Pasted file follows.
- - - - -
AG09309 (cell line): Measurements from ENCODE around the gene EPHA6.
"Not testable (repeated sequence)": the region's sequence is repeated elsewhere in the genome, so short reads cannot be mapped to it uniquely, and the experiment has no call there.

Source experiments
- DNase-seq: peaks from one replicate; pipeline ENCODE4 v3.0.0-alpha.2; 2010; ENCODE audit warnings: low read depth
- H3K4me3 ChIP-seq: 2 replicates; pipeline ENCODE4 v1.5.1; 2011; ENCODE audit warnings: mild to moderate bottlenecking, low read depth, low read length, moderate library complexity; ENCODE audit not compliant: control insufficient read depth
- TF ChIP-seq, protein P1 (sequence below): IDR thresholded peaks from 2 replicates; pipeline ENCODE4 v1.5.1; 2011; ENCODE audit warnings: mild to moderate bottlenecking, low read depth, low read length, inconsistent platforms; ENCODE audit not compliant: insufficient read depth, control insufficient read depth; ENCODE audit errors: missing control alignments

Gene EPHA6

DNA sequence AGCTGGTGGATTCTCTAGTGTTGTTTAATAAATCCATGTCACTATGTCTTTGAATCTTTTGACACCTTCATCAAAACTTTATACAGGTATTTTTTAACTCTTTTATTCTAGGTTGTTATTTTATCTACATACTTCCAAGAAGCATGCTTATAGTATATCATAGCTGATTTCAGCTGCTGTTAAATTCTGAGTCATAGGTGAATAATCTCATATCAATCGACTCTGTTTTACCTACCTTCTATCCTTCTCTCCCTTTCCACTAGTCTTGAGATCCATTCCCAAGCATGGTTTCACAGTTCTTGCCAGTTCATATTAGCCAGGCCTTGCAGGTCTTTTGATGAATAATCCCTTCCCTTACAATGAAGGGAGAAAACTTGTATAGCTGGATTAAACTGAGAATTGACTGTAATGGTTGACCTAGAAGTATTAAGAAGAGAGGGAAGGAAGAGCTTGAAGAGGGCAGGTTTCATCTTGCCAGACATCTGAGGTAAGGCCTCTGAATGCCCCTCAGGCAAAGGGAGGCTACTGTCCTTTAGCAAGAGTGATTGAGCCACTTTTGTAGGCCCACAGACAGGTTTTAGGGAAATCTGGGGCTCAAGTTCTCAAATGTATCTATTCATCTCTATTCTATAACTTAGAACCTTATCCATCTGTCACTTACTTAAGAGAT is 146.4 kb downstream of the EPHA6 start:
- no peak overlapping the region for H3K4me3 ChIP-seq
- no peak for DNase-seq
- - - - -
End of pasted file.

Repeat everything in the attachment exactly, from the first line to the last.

AG09309 (cell line): Measurements from ENCODE around the gene EPHA6.
"Not testable (repeated sequence)": the region's sequence is repeated elsewhere in the genome, so short reads cannot be mapped to it uniquely, and the experiment has no call there.

Source experiments
- DNase-seq: peaks from one replicate; pipeline ENCODE4 v3.0.0-alpha.2; 2010; ENCODE audit warnings: low read depth
- H3K4me3 ChIP-seq: 2 replicates; pipeline ENCODE4 v1.5.1; 2011; ENCODE audit warnings: mild to moderate bottlenecking, low read depth, low read length, moderate library complexity; ENCODE audit not compliant: control insufficient read depth
- TF ChIP-seq, protein P1 (sequence below): IDR thresholded peaks from 2 replicates; pipeline ENCODE4 v1.5.1; 2011; ENCODE audit warnings: mild to moderate bottlenecking, low read depth, low read length, inconsistent platforms; ENCODE audit not compliant: insufficient read depth, control insufficient read depth; ENCODE audit errors: missing control alignments

Gene EPHA6

DNA sequence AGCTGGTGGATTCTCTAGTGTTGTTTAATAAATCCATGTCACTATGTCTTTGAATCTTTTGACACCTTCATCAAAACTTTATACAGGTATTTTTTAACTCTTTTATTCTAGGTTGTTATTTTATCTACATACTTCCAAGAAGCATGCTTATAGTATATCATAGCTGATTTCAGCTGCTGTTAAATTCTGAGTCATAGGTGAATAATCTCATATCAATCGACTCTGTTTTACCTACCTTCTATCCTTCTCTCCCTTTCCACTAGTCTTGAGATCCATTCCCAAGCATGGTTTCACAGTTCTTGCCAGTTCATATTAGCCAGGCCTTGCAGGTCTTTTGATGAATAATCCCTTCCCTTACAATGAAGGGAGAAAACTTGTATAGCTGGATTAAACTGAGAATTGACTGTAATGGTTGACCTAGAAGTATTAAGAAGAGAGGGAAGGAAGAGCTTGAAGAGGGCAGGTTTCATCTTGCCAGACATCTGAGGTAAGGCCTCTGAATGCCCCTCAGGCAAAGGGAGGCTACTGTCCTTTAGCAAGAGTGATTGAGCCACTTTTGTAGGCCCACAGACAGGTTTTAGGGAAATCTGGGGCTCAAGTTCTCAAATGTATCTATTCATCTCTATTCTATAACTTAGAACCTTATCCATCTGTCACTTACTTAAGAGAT is 146.4 kb downstream of the EPHA6 start:
- no peak overlapping the region for H3K4me3 ChIP-seq
- no peak for DNase-seq